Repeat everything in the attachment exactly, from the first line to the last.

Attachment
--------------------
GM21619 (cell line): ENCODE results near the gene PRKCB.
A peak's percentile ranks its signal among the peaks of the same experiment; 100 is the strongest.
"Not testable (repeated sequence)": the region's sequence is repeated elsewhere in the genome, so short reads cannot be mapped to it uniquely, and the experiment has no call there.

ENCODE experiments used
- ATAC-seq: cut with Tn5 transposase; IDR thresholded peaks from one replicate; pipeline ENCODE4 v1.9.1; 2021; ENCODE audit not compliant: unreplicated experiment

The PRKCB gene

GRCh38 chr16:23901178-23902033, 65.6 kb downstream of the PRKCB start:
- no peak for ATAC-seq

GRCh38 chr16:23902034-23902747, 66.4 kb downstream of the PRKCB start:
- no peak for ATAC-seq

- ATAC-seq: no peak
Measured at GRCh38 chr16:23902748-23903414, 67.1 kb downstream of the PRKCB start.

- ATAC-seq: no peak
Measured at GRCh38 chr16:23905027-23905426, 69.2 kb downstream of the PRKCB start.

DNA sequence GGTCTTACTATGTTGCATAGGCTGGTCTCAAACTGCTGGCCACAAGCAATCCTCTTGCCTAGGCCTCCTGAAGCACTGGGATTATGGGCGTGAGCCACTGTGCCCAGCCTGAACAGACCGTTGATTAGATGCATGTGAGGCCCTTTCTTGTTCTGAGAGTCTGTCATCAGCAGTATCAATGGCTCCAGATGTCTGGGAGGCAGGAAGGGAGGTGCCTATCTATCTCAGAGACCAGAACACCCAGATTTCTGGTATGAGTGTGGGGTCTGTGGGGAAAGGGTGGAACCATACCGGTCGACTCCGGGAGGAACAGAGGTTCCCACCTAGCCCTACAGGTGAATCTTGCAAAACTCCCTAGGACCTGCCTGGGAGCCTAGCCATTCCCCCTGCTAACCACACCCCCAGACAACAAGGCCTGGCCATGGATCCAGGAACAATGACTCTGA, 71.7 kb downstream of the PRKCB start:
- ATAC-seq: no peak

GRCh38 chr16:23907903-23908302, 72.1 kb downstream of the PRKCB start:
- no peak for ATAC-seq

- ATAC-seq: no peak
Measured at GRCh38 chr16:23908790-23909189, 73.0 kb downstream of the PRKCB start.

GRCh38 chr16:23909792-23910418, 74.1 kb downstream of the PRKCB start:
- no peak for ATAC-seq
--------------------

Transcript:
GM21619 (cell line): ENCODE results near the gene PRKCB.
A peak's percentile ranks its signal among the peaks of the same experiment; 100 is the strongest.
"Not testable (repeated sequence)": the region's sequence is repeated elsewhere in the genome, so short reads cannot be mapped to it uniquely, and the experiment has no call there.

ENCODE experiments used
- ATAC-seq: cut with Tn5 transposase; IDR thresholded peaks from one replicate; pipeline ENCODE4 v1.9.1; 2021; ENCODE audit not compliant: unreplicated experiment

The PRKCB gene

GRCh38 chr16:23901178-23902033, 65.6 kb downstream of the PRKCB start:
- no peak for ATAC-seq

GRCh38 chr16:23902034-23902747, 66.4 kb downstream of the PRKCB start:
- no peak for ATAC-seq

- ATAC-seq: no peak
Measured at GRCh38 chr16:23902748-23903414, 67.1 kb downstream of the PRKCB start.

- ATAC-seq: no peak
Measured at GRCh38 chr16:23905027-23905426, 69.2 kb downstream of the PRKCB start.

DNA sequence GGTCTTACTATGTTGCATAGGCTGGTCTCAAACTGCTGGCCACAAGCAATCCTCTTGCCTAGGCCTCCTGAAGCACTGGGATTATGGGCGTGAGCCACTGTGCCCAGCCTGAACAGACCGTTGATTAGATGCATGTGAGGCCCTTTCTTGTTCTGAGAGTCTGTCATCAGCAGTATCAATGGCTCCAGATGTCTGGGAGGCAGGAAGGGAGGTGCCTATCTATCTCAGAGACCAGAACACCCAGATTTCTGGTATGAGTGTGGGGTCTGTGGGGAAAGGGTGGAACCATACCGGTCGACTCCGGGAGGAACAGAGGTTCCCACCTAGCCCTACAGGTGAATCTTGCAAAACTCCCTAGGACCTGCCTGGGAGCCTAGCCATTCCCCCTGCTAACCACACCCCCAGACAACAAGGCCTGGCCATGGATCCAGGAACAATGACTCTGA, 71.7 kb downstream of the PRKCB start:
- ATAC-seq: no peak

GRCh38 chr16:23907903-23908302, 72.1 kb downstream of the PRKCB start:
- no peak for ATAC-seq

- ATAC-seq: no peak
Measured at GRCh38 chr16:23908790-23909189, 73.0 kb downstream of the PRKCB start.

GRCh38 chr16:23909792-23910418, 74.1 kb downstream of the PRKCB start:
- no peak for ATAC-seq